I can still remember the day, roughly 3 years ago, when a little-known quarterback from Boynton Beach (Florida) committed to play football at my hometown school — the University of Louisville.
“You gotta watch this dude play. He looks like a faster Teddy Bridgewater.”
My friend told me the day of his commitment.
Curious about the future of the football program I had grown up idolizing — and later went on to coach at briefly — I googled highlights of this young Lamar Jackson kid.
Immediately upon turning on the highlight reel, I watched as Lamar took the first snap, sprinted out wide, and took the ball 80 yards to the house himself.
And with every long range bomb, ankle breaking cut, and jaw dropping hurdle — I started to see what I hadn’t expected:
I saw the ghost of my favorite athlete growing up: Michael Vick.
Now, character and past aside, Vick was a generational talent. One that was easy to fall in love with.
Ask any boy coming to age in the early 2000’s about their opinion of Michael Vick and watch as they gush on and on about how amazing he was.
The speed, the athleticism, the creativity, and the cannon for an arm.
No one had ever played the game like Michael Vick did.
And while maybe it didn’t translate into Super Bowls — there is a very real reason that the phrase “the Mike Vick experience” is a coined term.
Unfortunately, as he flamed out of the league late in his career, I was faced with the possibility I’d never see another athlete like him.
The game of football was seemingly moving on past dual-threat quarterbacks, and there was the fact that Mike’s combination of arm strength and speed may very well be an outlier that doesn’t come again for a very long time.
Flash forward a few years later, and here I was, watching a fairly unheard of athlete, getting the same itch of excitement that Vick had left me with as a kid.
I tried not to get too far ahead of myself.
Lamar was only 17 years old, extremely undeveloped as a player, and may not translate to the next level as I’d hope.
No one else had come along and picked up the torch Michael Vick had left behind.
So, why should I expect this under-recruited player to come along and do things only one man had managed before?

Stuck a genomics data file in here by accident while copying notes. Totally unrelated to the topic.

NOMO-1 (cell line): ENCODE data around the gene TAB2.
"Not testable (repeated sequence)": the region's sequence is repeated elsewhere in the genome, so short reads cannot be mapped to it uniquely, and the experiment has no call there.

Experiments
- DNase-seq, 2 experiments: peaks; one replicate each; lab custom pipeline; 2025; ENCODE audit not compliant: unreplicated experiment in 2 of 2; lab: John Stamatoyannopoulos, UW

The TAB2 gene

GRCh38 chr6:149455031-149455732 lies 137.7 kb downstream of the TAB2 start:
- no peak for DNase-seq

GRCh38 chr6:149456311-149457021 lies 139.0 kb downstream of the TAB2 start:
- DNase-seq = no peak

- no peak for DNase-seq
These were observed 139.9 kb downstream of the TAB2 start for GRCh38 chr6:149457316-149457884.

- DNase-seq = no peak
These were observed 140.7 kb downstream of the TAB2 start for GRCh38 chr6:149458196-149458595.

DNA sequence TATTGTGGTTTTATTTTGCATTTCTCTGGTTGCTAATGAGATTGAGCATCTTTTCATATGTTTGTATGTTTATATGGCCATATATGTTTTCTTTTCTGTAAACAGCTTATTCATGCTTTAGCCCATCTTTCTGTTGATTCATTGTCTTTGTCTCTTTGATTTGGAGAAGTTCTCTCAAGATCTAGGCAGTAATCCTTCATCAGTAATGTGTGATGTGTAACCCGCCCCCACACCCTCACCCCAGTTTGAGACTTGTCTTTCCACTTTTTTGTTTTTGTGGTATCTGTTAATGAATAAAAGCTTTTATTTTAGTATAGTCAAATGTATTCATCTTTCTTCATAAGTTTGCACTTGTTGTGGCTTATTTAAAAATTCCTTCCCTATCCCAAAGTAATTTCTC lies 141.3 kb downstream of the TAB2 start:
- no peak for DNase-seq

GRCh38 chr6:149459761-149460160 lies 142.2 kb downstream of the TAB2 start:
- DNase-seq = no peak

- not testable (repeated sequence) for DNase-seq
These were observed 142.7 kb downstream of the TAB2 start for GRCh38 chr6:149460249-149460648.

But as months went on, and Lamar Jackson arrived on campus, the stories that came to follow did nothing to assist in smothering my excitement.
First was the fuzzy home-video of Lamar Jackson throwing a football nearly 100 yards on his high school football field.
Was it actually him?
Was that field really 100 yards?
Was it really an undesired video?
I don’t know.
Then, a few weeks later, another video started spreading.
This one was of Lamar, randomly running into NBA point guard Rajon Rondo on the streets of Louisville, challenging him to a race, and leaving him in the dust.
This video was real.
But, other than it being a cool story, did it mean much?
Was Rondo just a washed-up NBA player who didn’t possess the blazing speed he once had?
I don’t know.
Oh, and you might recognize this little video that managed to go viral.
These stories didn’t stop.
And neither did the hype.
Rumblings from the football program started coming to the surface and the media pushed them every time they did.
“We’ve got something special.”
“He could be an all-American at 2 or 3 different positions.”
“He’s got the best arm talent we’ve ever seen here.”
Here I was, trying my best not to get my hopes up for this 17 year old kid, and I quickly realized I was fighting a losing battle.
Eventually, the time came for Lamar’s first real college football game.
It was a neutral site showdown against a highly ranked Auburn team — the perfect chance for Lamar to show how for real he was.
Oh the first play of the game Lamar, initially lined up as a tailback, motioned the fill-in QB out wide, and took a direct snap.
Sprinting right and looking downfield Lamar shot the ball out of his hands, giving us the first look at that cannon of his.